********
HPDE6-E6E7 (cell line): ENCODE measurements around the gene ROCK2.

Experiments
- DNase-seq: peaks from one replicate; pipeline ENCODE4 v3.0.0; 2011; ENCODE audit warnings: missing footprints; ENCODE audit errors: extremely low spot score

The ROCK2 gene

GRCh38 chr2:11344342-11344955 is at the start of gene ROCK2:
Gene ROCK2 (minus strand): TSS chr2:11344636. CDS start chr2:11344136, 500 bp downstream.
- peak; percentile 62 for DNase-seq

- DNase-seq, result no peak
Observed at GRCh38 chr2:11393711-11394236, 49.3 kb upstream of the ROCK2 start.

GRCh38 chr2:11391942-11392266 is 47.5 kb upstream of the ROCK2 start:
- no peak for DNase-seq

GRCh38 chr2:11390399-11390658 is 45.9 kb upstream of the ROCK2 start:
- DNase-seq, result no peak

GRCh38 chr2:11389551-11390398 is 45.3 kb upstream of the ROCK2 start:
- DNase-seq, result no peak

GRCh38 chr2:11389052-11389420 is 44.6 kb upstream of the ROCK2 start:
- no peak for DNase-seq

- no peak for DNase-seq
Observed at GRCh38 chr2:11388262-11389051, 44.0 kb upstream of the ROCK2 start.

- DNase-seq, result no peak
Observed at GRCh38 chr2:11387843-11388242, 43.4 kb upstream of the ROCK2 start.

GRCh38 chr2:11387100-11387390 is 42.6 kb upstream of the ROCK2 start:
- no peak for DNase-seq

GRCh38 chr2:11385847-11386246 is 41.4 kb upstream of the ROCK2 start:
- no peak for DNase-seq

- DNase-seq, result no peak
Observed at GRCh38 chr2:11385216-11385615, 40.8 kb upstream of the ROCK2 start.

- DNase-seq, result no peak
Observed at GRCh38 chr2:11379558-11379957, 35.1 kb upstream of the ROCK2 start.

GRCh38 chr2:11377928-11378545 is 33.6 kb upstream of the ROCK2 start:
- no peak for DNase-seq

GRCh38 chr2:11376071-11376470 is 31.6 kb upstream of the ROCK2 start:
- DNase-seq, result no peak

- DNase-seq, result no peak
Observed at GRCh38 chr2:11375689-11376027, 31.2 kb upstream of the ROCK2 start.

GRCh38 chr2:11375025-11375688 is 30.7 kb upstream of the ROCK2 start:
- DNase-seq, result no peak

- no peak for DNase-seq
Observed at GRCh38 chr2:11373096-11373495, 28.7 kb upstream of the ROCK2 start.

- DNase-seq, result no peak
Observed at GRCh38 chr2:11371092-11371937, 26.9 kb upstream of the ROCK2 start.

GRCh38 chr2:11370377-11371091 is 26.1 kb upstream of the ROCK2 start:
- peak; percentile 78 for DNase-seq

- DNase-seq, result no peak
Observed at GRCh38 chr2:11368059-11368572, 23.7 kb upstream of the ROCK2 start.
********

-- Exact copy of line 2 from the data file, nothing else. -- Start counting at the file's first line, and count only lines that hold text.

Experiments